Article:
Typescript: why so complicated?! (A list of my preferred options)

Hey there, after digging about how Typescript settings mesh together, I decided to write my article about what I found the hard way, hoping to clear the path for newcomers.

Once you install Typescript, default values are a bit dumb. For example, 99% of the world would put the source code in a src directory, and typescript has to be configured explicitly this way. Let’s see my tsconfig.json:

{
    "compilerOptions": {
        "module": "esnext",
        "target": "esnext",
        "sourceMap": true,
        "outDir": "./build/",
        "moduleResolution": "node",
        "strict": true,
        "lib": [
            "dom",
            "esnext",
            "dom.iterable",
            "scripthost"
        ],
    },
    "include": [
        "src/**/*.ts"
    ],
    "compileOnSave": true
}

This is part of my setup. I will go through some of these options so you can choose wisely.

The “target” option

Typescript is a compiler from a superset to a subset of Javascript features and target determines what kind of EcmaScript (Javascript’s formal name) should be targeted.

Possible values are:

  • ES3 (default)
  • ES5
  • ES6
  • esnext

If you leave it blank, or choose ES3, your code would be compatible with very old browsers, like Internet Explorer 5 or Netscape Navigator (joking, but not that much). ES3 is the first standardized version of Javascript.

You may think this is a great default value and be tempted to use fetch, or Promise, and typescript will let you use them, BUT typescript will not add any polyfill to your code. Beware of this!

Similarly you can choose to run several different options, ES5 (if your users are on Internet Explorer), ES6… I prefer esnext to be able to use the latest features of the language and leave to Babel the transpilation step.

Did you know that prior to ES6 there was no official way to import some JS code inside another JS code? The community came out with several options and the next section will discuss them.

The “module” option

module determines the way modules (and files) express dependencies between each other. Possible values are:

  • None
  • CommonJS
  • AMD
  • System
  • UMD
  • ES6
  • ES2015
  • ESNext

Ouch, so many options for a single task: importing code. Why?! That’s because the evolution of Javascript is non-linear, and many of them do not apply for every platform.

If you use None you cannot use import, export, require… nothing.

AMD, System and CommonJS are (IMHO) a thing of the past. the first (AMD) came from RequireJS and the second from SystemJS. These two are browser’s solutions. Not so long ago there was no way to express dependencies across JS files, so many competing systems came out to solve the same problem. AMD and SystemJS did not get enough fortune to become a standard.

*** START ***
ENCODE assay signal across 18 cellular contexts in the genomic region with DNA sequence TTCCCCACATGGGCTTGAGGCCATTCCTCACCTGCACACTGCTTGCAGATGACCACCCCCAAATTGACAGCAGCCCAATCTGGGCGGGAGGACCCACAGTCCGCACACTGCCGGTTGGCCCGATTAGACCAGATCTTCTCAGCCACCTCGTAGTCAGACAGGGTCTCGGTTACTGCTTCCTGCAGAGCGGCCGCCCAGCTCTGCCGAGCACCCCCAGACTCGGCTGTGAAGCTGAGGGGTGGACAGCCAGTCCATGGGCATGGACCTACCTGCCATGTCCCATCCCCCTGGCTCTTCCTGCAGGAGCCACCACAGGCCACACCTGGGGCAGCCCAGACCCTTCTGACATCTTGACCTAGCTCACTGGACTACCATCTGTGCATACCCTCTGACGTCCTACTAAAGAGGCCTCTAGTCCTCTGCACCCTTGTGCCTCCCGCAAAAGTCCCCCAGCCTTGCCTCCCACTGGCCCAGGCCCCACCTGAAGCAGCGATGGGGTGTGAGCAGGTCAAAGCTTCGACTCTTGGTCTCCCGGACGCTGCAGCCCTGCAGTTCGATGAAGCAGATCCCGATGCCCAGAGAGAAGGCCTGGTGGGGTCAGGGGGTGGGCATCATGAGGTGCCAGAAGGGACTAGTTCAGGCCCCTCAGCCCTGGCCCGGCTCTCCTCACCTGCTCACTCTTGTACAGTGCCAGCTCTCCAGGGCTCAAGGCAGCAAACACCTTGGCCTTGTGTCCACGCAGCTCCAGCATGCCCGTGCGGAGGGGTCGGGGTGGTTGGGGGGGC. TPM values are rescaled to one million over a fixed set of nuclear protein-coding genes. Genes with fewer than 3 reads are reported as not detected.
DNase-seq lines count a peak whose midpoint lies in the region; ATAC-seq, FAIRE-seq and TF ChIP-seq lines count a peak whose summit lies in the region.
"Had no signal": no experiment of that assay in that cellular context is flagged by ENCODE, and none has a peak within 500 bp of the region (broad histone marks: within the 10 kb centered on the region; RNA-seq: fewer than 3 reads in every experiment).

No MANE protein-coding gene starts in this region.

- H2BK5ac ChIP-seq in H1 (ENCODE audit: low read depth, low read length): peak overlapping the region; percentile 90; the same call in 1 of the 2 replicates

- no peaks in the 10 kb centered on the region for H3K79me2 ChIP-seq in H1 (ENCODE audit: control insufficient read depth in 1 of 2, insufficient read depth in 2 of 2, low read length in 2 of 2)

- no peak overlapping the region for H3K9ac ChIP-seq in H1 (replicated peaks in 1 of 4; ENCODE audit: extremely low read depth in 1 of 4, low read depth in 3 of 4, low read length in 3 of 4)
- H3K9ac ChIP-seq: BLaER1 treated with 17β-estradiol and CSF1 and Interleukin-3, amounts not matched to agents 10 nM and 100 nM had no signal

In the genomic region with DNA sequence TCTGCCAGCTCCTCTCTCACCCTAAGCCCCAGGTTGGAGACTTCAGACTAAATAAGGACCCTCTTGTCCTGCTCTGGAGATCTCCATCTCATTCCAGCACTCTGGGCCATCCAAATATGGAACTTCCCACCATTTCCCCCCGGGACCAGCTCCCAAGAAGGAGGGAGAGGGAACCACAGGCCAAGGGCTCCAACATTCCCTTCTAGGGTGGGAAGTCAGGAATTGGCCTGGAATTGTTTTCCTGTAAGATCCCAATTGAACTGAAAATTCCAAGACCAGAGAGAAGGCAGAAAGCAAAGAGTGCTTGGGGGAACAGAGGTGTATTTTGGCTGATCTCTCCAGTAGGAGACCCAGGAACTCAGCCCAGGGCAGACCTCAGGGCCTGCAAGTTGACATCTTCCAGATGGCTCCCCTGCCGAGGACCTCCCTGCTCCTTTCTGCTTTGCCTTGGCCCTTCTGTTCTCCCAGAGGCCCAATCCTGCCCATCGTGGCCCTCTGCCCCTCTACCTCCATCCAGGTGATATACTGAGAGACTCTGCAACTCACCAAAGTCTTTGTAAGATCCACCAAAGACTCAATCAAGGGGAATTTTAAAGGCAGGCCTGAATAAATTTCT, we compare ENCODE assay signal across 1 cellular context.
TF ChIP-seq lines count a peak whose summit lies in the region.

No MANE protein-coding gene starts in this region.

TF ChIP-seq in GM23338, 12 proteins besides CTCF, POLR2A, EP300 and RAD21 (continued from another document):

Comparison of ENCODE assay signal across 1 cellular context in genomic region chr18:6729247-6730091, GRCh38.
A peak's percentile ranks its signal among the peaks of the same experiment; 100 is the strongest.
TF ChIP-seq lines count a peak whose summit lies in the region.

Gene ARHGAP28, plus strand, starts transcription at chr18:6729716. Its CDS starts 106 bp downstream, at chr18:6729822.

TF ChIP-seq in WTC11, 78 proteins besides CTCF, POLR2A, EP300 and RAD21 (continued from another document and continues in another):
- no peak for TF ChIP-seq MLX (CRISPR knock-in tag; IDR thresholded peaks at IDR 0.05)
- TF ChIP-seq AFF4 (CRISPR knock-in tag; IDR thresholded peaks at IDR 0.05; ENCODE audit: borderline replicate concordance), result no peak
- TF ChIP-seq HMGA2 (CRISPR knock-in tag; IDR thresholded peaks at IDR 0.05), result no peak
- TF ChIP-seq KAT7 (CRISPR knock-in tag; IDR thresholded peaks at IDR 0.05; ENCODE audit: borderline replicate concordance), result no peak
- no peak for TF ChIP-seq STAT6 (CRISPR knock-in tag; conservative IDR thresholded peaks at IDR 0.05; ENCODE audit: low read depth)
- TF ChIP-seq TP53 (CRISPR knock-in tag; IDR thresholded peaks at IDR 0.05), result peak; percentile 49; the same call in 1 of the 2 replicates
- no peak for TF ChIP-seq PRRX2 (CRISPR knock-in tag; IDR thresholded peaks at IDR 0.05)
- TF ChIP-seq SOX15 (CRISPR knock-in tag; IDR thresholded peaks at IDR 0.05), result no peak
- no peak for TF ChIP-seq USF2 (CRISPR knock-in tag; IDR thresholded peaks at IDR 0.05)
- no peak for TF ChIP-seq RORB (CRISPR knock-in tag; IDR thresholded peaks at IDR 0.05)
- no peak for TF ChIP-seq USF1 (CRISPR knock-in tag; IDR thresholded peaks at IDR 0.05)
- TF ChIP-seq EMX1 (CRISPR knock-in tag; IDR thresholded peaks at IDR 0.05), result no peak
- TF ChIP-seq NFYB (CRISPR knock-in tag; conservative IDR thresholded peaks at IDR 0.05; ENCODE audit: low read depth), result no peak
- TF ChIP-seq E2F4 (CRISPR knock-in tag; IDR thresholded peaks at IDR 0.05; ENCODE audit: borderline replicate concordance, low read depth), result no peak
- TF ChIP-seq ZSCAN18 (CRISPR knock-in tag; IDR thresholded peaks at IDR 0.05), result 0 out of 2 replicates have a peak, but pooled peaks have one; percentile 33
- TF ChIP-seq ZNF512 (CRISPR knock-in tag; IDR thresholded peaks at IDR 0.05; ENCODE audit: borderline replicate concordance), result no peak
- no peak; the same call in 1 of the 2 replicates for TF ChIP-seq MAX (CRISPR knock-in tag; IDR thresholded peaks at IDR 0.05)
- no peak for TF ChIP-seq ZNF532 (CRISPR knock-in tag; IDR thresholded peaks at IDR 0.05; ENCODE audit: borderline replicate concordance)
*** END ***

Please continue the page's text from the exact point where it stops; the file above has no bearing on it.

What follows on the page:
CommonJS is a spec that is very similar to what NodeJS has implemented (require/exports).

UMD stands for Universal Module Definition and tries to deliver a module that works with every possible module definition defined before.

However, the ECMAScript community went for the import/export solution, and node has embraced that too, and we have that available in ES6 and ES2015.

Again, I prefer to use Typescript as a superset of JS, so I choose esnext and let webpack decide how to bundle stuff together.

outDir or outFile ?

You have decided which module system you want to use (you know my vote for ES6), but do you want a single file in output (outFile) or many single files in a output directory (outDir)?

If you write JS for the browser you may be tempted to go for outFile and let TS deal with everything. You may think that this way you can skip webpack, babel and so on. The problem is that TS allows to use this option only with amd and system. So this is a hard requirement for that.

The second big problem is that, to build a single file with all modules, Typescript needs also to know the order of files, so you have to provide the list in the right order. Imagine having 30-50-100 modules…

Again, my advice is to useoutDir. For every source file you get a compiled file in the output directory. Then, again, did I tell you of webpack + babel?

ModuleResolution

This setting accepts two possible values: node and classic. At this point there’s no need to have a value different than node here. For what I read in the official documentation,

Nowadays, this strategy [classic] is mainly present for backward compatibility.

Lib

Since we are working in the browser and we are targeting a JS version greater than ES2015, I use the defaults that are DOM,ES6,DOM.Iterable,ScriptHost. The list of all available libraries is here. If you forget to put those, Typescript will output weird errors like missing Set interface or other stuff - I guess the problem is that TS goes in node_modules and finds code that is obviously thought for Node, and it fails somehow.

compileOnSave

An option for IDEs to trigger compilation on a file save. If your IDE does not support it you can disable it but having it turned on it does not harm.

strict: true

You use Typescript because you want it to catch syntax errors in your library. However, the default value for this option is false and this means that many syntax checks are not done for you.

If you start a new project, I strongly advise to turn on this option. If you, like me, are converting a JS library to TS, this option may transform your job in hell: introduce it gradually and slowly.

Conclusions

So many choices to do and I guess inexperienced developers do not know what to do at first. Hoping to do them a favour!

I’ve also cited Webpack + Babel setup here, and this will be discussed in another article. It will require some changes here and there, and typescript will only be used to check the syntax of the project, but the transpilation will be done by Babel.

Curious? Stay tuned!

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